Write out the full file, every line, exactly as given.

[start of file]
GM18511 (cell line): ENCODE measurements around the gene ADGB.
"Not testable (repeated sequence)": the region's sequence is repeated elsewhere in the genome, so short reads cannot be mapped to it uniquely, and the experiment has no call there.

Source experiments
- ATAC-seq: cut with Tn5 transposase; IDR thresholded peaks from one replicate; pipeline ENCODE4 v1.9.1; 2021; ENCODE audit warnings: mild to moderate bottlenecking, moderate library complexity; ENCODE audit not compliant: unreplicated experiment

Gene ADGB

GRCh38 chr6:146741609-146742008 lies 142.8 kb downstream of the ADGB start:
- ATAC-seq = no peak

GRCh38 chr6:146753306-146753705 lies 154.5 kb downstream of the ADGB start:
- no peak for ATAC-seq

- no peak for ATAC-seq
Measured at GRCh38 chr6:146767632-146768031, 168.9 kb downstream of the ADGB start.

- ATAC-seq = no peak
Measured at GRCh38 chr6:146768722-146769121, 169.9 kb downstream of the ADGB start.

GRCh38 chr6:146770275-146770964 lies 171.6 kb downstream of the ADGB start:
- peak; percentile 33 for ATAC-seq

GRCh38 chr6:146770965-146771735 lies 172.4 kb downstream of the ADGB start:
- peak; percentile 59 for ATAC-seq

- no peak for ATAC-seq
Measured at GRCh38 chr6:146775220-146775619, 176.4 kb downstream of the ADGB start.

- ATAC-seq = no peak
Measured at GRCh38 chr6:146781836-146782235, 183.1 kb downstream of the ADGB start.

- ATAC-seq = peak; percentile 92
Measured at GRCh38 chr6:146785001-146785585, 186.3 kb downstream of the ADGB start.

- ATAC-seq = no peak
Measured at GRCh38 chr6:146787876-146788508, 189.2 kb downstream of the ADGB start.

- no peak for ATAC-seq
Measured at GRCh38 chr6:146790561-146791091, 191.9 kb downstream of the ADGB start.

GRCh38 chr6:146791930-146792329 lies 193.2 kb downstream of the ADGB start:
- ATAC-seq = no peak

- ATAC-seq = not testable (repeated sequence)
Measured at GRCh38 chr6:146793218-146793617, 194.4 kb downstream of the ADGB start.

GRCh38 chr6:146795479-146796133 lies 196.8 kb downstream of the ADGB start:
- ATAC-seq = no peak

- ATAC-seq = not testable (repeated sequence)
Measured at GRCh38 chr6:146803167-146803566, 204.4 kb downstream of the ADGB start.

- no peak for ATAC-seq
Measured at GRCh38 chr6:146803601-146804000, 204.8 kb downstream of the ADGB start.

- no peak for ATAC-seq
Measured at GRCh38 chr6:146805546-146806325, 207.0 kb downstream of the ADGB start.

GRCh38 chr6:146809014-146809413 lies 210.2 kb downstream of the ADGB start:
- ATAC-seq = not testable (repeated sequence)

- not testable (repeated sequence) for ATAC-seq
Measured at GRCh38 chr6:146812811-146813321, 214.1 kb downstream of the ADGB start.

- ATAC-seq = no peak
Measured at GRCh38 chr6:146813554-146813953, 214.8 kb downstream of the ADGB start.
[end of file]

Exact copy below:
GM18511 (cell line): ENCODE measurements around the gene ADGB.
"Not testable (repeated sequence)": the region's sequence is repeated elsewhere in the genome, so short reads cannot be mapped to it uniquely, and the experiment has no call there.

Source experiments
- ATAC-seq: cut with Tn5 transposase; IDR thresholded peaks from one replicate; pipeline ENCODE4 v1.9.1; 2021; ENCODE audit warnings: mild to moderate bottlenecking, moderate library complexity; ENCODE audit not compliant: unreplicated experiment

Gene ADGB

GRCh38 chr6:146741609-146742008 lies 142.8 kb downstream of the ADGB start:
- ATAC-seq = no peak

GRCh38 chr6:146753306-146753705 lies 154.5 kb downstream of the ADGB start:
- no peak for ATAC-seq

- no peak for ATAC-seq
Measured at GRCh38 chr6:146767632-146768031, 168.9 kb downstream of the ADGB start.

- ATAC-seq = no peak
Measured at GRCh38 chr6:146768722-146769121, 169.9 kb downstream of the ADGB start.

GRCh38 chr6:146770275-146770964 lies 171.6 kb downstream of the ADGB start:
- peak; percentile 33 for ATAC-seq

GRCh38 chr6:146770965-146771735 lies 172.4 kb downstream of the ADGB start:
- peak; percentile 59 for ATAC-seq

- no peak for ATAC-seq
Measured at GRCh38 chr6:146775220-146775619, 176.4 kb downstream of the ADGB start.

- ATAC-seq = no peak
Measured at GRCh38 chr6:146781836-146782235, 183.1 kb downstream of the ADGB start.

- ATAC-seq = peak; percentile 92
Measured at GRCh38 chr6:146785001-146785585, 186.3 kb downstream of the ADGB start.

- ATAC-seq = no peak
Measured at GRCh38 chr6:146787876-146788508, 189.2 kb downstream of the ADGB start.

- no peak for ATAC-seq
Measured at GRCh38 chr6:146790561-146791091, 191.9 kb downstream of the ADGB start.

GRCh38 chr6:146791930-146792329 lies 193.2 kb downstream of the ADGB start:
- ATAC-seq = no peak

- ATAC-seq = not testable (repeated sequence)
Measured at GRCh38 chr6:146793218-146793617, 194.4 kb downstream of the ADGB start.

GRCh38 chr6:146795479-146796133 lies 196.8 kb downstream of the ADGB start:
- ATAC-seq = no peak

- ATAC-seq = not testable (repeated sequence)
Measured at GRCh38 chr6:146803167-146803566, 204.4 kb downstream of the ADGB start.

- no peak for ATAC-seq
Measured at GRCh38 chr6:146803601-146804000, 204.8 kb downstream of the ADGB start.

- no peak for ATAC-seq
Measured at GRCh38 chr6:146805546-146806325, 207.0 kb downstream of the ADGB start.

GRCh38 chr6:146809014-146809413 lies 210.2 kb downstream of the ADGB start:
- ATAC-seq = not testable (repeated sequence)

- not testable (repeated sequence) for ATAC-seq
Measured at GRCh38 chr6:146812811-146813321, 214.1 kb downstream of the ADGB start.

- ATAC-seq = no peak
Measured at GRCh38 chr6:146813554-146813953, 214.8 kb downstream of the ADGB start.